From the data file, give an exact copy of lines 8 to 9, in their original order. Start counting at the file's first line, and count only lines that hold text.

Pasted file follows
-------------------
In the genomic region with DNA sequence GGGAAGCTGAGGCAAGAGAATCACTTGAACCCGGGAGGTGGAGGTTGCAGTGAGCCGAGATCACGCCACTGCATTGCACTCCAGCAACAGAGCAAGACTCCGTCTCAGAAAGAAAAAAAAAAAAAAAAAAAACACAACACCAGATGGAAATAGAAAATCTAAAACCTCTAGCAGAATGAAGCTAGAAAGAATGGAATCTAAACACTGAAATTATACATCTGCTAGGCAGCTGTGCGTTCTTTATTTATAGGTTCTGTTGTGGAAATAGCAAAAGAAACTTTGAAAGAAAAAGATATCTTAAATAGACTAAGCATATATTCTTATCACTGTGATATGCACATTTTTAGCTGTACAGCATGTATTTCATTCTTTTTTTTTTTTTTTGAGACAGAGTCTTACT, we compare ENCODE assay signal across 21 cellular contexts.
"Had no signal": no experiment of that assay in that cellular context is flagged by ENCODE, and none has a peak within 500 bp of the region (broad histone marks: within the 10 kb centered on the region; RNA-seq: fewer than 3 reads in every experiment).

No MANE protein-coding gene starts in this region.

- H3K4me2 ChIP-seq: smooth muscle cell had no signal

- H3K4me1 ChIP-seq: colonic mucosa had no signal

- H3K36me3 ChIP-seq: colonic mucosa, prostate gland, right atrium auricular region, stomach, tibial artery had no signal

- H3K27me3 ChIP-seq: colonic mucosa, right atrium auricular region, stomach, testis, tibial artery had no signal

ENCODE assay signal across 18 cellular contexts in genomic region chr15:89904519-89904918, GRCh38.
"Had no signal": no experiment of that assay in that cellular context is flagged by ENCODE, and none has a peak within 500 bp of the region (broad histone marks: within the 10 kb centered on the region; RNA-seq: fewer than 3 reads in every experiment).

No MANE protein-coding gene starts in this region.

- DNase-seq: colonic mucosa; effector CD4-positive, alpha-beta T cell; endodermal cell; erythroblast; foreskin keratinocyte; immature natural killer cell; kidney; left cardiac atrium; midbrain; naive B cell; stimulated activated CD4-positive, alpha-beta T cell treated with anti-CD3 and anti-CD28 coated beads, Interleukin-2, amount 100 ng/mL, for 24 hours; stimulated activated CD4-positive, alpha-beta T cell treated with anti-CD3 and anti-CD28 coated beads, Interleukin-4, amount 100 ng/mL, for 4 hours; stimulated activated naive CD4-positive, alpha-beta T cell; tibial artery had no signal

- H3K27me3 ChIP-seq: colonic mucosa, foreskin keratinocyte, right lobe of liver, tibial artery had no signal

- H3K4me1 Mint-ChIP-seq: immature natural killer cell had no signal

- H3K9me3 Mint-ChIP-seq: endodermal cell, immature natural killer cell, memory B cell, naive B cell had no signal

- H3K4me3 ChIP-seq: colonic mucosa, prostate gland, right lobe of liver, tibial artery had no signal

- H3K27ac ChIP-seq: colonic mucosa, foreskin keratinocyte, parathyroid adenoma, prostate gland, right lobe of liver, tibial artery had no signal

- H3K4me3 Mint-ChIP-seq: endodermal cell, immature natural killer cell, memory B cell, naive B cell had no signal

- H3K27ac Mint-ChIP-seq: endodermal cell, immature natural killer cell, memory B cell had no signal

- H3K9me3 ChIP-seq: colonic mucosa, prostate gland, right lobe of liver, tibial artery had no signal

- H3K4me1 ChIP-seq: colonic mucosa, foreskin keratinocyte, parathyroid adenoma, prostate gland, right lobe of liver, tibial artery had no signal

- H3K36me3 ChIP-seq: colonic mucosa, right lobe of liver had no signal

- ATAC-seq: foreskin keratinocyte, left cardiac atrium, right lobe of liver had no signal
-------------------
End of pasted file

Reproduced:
ENCODE assay signal across 18 cellular contexts in genomic region chr15:89904519-89904918, GRCh38.
"Had no signal": no experiment of that assay in that cellular context is flagged by ENCODE, and none has a peak within 500 bp of the region (broad histone marks: within the 10 kb centered on the region; RNA-seq: fewer than 3 reads in every experiment).